The Benefits of Pet Therapy
Meet Tilly, the inspiration for our latest article. I was never brought up with dogs and so after years of persistent nagging by my husband followed by an eventual caving in, I wasn’t quite sure what to expect when this crazy ball of fluff arrived on our doorstep.
What surprised me most was the sense of wellbeing she inspired in me and the associated boost in physical and mental energy she instilled after my grueling weekend on call. Having sat on the fence previously with regards to the risks and benefits of pet therapy in hospital I am now definitely in favour and intend to take her to see my Grandad on the rehab ward in the next few weeks.
The special relationship between mankind and dogs has been documented for centuries but is it really just a pleasant pastime or something more than that?
I was happy to hear that in purchasing Tilly we could have reduced our risk of cardiovascular disease according to a recent Swedish study. Whether that be due to increased physical activity, an alteration in our gut bacteria or just the happiness that stems from socialising with your pet; dogs definitely do something for us. The study identified that owning a dog reduced a single persons’ risk of death by 33% and their chances of a heart attack by 11%. I’m pretty sure that’s better than statins! ore positive social interactions.
This study from Missouri identified positive reductions in blood pressure in participants after 15 minutes of petting an animal as well as reductions in cortisol and increases in serotonin. They even used a robotic dog as a control!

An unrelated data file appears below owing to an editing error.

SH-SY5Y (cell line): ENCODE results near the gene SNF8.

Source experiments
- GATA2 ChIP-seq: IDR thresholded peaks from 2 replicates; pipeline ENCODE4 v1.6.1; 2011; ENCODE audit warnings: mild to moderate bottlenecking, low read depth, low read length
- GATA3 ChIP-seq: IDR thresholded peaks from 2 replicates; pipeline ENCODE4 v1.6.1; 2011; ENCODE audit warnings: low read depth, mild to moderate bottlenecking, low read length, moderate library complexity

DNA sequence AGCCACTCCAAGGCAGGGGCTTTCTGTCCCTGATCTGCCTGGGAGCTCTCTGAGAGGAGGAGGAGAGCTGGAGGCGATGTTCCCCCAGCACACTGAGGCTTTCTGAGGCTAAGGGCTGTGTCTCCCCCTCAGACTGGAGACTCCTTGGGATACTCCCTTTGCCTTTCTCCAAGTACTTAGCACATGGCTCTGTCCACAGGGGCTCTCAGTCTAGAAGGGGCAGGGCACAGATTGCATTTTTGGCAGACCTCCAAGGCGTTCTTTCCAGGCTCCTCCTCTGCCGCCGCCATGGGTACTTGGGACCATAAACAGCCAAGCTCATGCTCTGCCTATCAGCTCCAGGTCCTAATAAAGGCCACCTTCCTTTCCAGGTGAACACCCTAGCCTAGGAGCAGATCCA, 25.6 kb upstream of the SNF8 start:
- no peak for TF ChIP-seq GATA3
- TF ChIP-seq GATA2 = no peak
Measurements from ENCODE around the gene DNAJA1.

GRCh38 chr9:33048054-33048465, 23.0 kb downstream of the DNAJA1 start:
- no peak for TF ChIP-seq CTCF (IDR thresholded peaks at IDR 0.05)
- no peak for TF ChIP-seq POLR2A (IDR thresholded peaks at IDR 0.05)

Pet therapy or animal-assisted therapy could therefore be a valuable adjunct in helping to improve both the mental and physical well being of our patients, but is there evidence for it’s use in paediatrics?
If you look you will find, and this literature review from Paediatric Nursing identified an association between pet therapy and reductions in anxiety and pain in the paediatric population. There is a need for further research however with regards to specific subsets of patients.
There are also recognised benefits for the use of companion dogs in autistic children, from increased safety and reduced parental stress to decreased anxiety and behavioural outbursts. It is theorised that companion dogs can act as a transitional object to facilitate more positive social interactions.
The issue of infection control is often recognised as a barrier to pet therapy but the Royal College of Nursing has recently recognised that the benefits can not be disregarded and are developing national guidance for the use of animals in hospital settings.
Although the evidence base is catching up, the benefits of pet therapy are now recognised widely and its use is increasing. Pets As Therapy is UK registered charity that provides temperament assessed dogs to hospitals, schools, hospices and other establishments as well as performing new research into its benefits. I was delighted to hear that ‘Pia’ is helping children learn to read in the Pencoed area of South Wales and that ‘Leo’ the golden retriever is regularly visiting Southampton Childrens Hospital.
As it happens I’ve got a mad border collie puppy threatening to chew my laptop if I ignore her much longer. Just wanted to share this little insight and would love to hear any stories about pet therapy in practice, as well as any advice on puppy training!